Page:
Stop Comparing Chris Brown to Michael Jackson. Just Stop.

Now, Usher on the other hand... The Internet was feverishly debating whether Chris Brown is a better dancer than Michael Jackson and a comparable singer.

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Complex Original

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Earlier this week, for reasons that aren’t clear or coherent to me, the Internet was feverishly debating whether Chris Brown is a better dancer than Michael Jackson, and a comparable singer, and a comparable entertainer overall. The proposition is ridiculous, of course. Far-flung South African daughters and Belarusian villages aren’t fucking with Breezy to the degree that entire U.N. conferences were bumping MJ in the 1980s. “New Flame” ain’t ringing off like that. Granted, that’s just an assessment of Michael Jackson’s global audience reach. For the sake of the wack-ass cross-gen comparisons, there are other factors we might consider.

What’s got fans of both artists tripping over this comparison, I think, is the dichotomy between (a) “singer” as specific assessment of a particular talent and (b) “entertainer” as a broad assessment of a singer’s style, athleticism, narrative, general impact, and penchant for spectacle. If we’re talking about chops, I'd characterize Chris Brown as a hitmaker and powerful dancer who, alas, couldn't outsing Ne-Yo or Trey Songz, much less Michael Jackson. Rarely does anyone step away from a Chris Brown single and think, Wow, this guy sings like no one else could!

As entertainers, however, Michael Jackson and Chris Brown are more evenly matched than reactionaries would like to admit. They're both supremely athletic showmen. If Michael Jackson briefly resurrected and—in a “Devil Went Down To Georgia”-type situation—challenged Chris Brown to a glittery dance-off, Chris Brown might could moonwalk off with MJ’s fedora. Not necessarily, but the competition would be close. You never know. Additionally, Chris Brown can rap. Michael Jackson couldn’t rap. Oh, well.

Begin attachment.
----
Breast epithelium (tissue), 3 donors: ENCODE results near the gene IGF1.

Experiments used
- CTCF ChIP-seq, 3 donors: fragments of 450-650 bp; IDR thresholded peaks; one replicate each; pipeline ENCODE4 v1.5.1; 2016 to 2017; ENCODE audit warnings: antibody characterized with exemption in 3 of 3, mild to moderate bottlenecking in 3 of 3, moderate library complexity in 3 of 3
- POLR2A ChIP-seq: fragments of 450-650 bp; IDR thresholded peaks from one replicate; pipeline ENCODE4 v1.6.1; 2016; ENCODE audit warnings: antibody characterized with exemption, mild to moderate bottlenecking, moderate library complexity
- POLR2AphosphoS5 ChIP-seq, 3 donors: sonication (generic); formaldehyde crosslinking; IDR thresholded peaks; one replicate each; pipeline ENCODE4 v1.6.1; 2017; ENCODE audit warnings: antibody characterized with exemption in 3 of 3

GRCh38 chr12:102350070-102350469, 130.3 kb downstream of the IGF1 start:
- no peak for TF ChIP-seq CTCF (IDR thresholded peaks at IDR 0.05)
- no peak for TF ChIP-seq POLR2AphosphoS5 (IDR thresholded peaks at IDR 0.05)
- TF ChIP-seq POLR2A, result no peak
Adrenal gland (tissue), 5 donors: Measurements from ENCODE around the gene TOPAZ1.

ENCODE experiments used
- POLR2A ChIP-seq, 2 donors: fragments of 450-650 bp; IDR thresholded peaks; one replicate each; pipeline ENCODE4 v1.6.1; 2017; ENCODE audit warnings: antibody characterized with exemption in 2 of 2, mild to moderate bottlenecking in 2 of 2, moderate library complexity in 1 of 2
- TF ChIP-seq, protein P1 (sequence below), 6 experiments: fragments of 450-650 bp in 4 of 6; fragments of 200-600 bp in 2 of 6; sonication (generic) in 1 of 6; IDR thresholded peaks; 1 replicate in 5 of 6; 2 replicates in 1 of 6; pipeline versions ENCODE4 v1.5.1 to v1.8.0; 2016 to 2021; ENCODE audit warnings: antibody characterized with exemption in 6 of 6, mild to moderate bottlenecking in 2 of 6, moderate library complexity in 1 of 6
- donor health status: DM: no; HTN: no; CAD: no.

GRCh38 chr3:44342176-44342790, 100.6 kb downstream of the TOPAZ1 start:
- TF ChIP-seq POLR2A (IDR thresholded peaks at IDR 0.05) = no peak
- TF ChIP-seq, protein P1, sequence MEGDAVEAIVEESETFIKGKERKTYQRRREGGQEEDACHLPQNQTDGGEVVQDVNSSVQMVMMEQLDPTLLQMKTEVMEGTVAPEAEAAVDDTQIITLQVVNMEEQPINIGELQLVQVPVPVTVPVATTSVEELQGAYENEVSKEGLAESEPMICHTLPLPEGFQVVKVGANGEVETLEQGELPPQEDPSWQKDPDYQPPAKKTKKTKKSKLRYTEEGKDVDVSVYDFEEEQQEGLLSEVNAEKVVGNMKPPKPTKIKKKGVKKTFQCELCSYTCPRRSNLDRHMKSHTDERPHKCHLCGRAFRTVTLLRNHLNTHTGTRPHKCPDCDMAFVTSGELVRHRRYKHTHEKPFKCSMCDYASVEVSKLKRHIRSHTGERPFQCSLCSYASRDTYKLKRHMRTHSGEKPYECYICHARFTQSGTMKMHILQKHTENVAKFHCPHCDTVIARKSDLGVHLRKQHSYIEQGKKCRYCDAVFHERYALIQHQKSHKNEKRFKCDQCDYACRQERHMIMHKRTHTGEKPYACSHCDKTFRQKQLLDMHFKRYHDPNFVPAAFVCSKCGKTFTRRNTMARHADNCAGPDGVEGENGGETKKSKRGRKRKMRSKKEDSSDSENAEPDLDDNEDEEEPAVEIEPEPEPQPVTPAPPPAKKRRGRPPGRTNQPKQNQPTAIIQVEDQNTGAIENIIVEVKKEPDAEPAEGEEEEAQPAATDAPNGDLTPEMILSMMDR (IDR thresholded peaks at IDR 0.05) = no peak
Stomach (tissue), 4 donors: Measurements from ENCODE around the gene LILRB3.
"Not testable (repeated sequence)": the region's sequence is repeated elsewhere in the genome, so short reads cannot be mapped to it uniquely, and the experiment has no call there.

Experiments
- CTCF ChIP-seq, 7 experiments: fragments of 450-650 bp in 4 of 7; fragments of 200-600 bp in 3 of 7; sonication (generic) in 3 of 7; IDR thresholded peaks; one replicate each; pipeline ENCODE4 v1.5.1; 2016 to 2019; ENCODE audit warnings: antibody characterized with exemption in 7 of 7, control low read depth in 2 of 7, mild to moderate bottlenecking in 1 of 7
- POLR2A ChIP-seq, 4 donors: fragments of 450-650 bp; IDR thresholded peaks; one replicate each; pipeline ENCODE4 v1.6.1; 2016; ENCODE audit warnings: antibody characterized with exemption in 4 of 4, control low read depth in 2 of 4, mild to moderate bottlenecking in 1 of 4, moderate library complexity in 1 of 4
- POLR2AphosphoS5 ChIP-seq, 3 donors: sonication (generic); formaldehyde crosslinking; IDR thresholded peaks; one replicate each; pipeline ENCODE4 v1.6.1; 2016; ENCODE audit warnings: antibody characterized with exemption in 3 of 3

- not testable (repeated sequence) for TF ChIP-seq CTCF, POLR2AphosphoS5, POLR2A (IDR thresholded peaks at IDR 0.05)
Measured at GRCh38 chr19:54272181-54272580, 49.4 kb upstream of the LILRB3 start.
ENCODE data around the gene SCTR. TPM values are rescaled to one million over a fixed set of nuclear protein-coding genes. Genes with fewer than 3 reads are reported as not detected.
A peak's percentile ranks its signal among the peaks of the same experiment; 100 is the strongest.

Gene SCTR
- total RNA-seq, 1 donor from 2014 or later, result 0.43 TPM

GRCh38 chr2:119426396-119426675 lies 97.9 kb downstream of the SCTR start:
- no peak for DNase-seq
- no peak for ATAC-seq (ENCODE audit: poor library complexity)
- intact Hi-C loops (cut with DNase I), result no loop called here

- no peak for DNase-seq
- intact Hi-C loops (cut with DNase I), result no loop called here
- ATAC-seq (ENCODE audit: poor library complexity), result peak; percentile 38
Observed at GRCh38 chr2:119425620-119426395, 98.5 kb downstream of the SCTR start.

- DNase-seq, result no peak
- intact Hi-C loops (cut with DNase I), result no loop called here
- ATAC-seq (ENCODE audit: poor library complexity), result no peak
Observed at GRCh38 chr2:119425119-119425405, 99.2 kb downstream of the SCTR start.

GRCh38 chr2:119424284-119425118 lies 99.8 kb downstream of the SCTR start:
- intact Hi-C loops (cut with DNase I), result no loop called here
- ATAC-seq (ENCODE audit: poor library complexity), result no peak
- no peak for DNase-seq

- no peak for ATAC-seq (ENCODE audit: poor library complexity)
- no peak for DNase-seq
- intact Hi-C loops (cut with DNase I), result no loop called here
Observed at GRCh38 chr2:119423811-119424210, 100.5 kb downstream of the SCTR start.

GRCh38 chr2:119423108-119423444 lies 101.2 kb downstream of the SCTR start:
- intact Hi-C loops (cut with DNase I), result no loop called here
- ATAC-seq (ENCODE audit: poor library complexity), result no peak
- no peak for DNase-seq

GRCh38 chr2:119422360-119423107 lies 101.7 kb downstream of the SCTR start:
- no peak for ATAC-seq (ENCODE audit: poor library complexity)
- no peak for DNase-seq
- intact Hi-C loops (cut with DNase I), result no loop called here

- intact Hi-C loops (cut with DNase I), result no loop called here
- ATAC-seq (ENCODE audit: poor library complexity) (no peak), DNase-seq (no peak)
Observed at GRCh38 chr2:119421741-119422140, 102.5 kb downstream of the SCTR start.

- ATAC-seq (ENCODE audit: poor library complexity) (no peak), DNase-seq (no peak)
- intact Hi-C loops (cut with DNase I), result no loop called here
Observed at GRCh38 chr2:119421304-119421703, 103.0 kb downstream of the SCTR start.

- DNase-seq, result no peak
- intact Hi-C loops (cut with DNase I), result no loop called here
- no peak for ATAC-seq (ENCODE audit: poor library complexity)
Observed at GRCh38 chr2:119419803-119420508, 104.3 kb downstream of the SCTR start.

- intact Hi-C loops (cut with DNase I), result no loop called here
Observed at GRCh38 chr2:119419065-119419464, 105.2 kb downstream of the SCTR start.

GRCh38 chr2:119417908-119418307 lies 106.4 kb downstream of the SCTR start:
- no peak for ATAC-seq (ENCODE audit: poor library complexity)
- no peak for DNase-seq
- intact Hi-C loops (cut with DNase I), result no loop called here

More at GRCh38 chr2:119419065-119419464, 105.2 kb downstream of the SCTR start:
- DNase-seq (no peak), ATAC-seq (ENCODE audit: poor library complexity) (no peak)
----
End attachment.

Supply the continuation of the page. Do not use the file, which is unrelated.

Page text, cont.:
You know who’s a fantastic singer that more of us ought to sporadically compare to Michael Jackson? Usher.

Unlike Chris Brown, Usher Raymond could belt the brakes off a Benz CLA.

Can you sing the hook to “Climax”? Can you hit those notes?

No. No you can’t.

(Please. Please don’t.)

Only Usher can properly channel Usher, who, coincidentally, can do a pristine MJ cover when tribute and ceremony require it. Usher is Michael Jackson's spiritual successor, and that's damn near according to MJ himself. If Usher's twenty years of hit records aren't persuasion enough, I urge you to revisit the music video for “Good Kisser” and appreciate that, at this point, you are watching a 35-year-old man in flawless action. This is eleven years after motherfucking Confessions, mind you.

How many excellent, thoroughly impressive albums does Chris Brown even have to his credit? One? Two, tops? Who among you heathens is prepared to front as if F.A.M.E. is Thriller? Granted, critical retrospect on Chris Brown albums is distorted by the reality that Chris Brown is a black leather straightjacket animated by rage and auto-tune—but just on musical terms, Breezy doesn’t have an album that’s contesting Usher’s Confessions, or even his homeboy Trigga’s Ready. Breezy's vocals are inferior to far too many of his R&B contemporaries for us to be seriously comparing him to Michael Jackson.

In fairness, I suppose I should include (above) some superb dance footage of Breezy, who, sure, is adept at approximating Michael Jackson’s intonations and stage presence but isn't blessed with MJ's chops, hence why comparing Chris to Michael Jackson is kinda like comparing Janet Jackson to Whitney Houston. Two great singers with a full deck of hit records, obviously, but only one of them could crack a planet into halves just on the strength of a vocal warm-up.

Chris Brown is a Millennial avatar of black pop, perhaps, but I doubt that “Run It” and “Loyal” will age as gracefully as “P.Y.T.,” “Thriller,” or “Bad,” which aren’t even my favorite MJ songs. (“Off The Wall,” “Dirty Diana,” and “Remember The Time,” duh.) Michael Jackson was a tremendous singer and revolutionary pop performer who desegregated MTV and set several dozen international music sales records in the course of his 44-year career. He was the template for Usher Raymond, the greatest male pop singer of the past couple decades—though, to be sure, he's no Beyoncé.

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